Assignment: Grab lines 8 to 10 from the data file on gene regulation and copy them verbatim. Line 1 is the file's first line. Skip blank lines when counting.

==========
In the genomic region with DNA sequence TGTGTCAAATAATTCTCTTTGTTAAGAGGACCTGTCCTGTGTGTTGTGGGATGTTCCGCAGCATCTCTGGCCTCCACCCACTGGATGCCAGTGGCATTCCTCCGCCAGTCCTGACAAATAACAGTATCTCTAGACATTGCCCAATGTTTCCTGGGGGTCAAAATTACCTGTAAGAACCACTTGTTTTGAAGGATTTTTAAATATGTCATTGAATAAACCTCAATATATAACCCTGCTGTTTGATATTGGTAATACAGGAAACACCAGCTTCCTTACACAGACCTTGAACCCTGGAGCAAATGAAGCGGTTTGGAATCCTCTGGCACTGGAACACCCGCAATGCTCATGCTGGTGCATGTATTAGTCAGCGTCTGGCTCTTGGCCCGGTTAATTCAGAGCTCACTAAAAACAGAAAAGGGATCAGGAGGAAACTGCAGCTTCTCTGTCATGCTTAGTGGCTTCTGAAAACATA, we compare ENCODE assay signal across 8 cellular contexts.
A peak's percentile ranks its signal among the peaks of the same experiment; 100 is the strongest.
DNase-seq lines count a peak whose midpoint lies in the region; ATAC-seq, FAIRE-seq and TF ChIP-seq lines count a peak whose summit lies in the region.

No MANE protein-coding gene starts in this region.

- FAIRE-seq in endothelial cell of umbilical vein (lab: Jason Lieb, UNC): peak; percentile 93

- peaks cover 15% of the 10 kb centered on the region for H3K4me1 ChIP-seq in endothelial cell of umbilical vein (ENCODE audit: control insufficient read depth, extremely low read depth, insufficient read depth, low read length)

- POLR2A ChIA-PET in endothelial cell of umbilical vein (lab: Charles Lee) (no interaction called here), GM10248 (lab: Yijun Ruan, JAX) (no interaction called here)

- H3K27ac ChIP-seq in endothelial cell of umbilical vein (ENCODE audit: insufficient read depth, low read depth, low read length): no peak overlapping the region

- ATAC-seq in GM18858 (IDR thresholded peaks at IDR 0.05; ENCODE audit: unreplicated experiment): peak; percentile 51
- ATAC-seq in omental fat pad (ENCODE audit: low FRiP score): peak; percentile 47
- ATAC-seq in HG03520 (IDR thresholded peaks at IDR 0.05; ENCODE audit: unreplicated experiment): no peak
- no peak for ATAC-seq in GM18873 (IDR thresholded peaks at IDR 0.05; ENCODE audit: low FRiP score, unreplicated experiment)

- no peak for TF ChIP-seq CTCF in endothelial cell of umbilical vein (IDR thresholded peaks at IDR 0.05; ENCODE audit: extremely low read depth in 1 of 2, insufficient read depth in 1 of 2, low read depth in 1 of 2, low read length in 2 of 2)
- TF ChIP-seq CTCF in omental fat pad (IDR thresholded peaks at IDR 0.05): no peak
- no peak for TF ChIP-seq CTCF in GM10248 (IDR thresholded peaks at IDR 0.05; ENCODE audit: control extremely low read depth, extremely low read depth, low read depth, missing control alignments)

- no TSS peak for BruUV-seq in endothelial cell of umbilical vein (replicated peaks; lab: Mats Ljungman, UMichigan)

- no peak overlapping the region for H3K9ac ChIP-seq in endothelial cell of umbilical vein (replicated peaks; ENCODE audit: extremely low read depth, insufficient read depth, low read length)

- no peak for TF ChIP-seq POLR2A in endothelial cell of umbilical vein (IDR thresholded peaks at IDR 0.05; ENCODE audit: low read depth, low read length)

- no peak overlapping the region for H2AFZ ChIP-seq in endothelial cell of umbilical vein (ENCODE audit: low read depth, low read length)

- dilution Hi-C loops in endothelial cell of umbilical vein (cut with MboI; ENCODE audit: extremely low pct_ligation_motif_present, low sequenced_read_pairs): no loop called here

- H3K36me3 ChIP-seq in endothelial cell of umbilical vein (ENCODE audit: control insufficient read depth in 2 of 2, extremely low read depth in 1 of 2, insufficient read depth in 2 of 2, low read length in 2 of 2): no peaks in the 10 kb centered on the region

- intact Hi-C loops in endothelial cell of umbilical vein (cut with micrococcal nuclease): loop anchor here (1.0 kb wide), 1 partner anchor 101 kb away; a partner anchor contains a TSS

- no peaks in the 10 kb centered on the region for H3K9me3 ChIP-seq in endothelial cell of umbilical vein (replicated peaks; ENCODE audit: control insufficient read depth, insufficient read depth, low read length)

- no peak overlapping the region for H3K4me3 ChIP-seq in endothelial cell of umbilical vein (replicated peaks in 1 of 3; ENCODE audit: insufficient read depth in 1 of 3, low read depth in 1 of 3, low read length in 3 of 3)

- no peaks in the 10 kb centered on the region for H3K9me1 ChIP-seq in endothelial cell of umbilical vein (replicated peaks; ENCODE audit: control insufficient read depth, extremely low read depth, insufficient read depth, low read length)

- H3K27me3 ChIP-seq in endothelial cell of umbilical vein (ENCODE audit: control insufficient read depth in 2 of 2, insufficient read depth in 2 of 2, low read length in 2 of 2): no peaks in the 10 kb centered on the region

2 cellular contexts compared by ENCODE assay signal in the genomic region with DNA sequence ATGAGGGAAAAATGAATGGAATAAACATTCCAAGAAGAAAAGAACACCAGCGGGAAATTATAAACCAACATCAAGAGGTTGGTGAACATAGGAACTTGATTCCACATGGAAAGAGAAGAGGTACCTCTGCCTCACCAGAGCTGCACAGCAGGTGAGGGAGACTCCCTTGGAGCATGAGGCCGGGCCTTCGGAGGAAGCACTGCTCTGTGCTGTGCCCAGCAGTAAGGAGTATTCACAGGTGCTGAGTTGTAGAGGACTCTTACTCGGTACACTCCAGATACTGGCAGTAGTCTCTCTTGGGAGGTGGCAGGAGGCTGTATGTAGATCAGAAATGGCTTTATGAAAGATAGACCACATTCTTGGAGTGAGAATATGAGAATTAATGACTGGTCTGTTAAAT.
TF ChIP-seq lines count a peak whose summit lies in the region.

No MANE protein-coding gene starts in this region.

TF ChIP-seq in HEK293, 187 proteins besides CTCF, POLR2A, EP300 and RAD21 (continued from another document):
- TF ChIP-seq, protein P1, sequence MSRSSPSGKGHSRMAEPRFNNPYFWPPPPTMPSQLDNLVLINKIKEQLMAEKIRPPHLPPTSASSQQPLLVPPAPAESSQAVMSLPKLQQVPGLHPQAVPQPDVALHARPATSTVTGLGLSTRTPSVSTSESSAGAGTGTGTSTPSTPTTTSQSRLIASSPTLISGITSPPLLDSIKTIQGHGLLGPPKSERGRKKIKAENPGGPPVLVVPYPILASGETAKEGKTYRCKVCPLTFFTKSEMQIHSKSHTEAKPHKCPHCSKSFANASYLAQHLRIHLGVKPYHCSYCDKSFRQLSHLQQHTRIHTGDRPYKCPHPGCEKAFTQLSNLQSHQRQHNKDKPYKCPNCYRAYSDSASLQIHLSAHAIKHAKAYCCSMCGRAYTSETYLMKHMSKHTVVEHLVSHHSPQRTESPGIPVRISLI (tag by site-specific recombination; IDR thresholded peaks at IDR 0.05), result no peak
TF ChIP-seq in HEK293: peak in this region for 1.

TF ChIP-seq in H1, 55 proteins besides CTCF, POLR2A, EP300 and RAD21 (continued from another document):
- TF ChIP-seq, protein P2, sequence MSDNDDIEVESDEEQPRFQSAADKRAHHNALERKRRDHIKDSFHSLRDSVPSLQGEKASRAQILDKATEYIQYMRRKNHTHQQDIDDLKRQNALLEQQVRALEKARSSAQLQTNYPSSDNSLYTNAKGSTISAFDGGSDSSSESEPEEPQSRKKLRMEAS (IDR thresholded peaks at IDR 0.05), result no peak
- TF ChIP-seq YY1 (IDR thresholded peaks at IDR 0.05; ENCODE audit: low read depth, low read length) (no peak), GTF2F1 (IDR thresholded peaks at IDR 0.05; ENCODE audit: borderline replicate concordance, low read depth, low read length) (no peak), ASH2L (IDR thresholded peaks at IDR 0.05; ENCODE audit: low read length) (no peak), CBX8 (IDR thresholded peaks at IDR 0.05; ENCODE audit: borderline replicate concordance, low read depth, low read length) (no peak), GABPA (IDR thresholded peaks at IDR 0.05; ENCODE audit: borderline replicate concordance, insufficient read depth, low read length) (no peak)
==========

- H3K27ac ChIP-seq in endothelial cell of umbilical vein (ENCODE audit: insufficient read depth, low read depth, low read length): no peak overlapping the region

- ATAC-seq in GM18858 (IDR thresholded peaks at IDR 0.05; ENCODE audit: unreplicated experiment): peak; percentile 51
- ATAC-seq in omental fat pad (ENCODE audit: low FRiP score): peak; percentile 47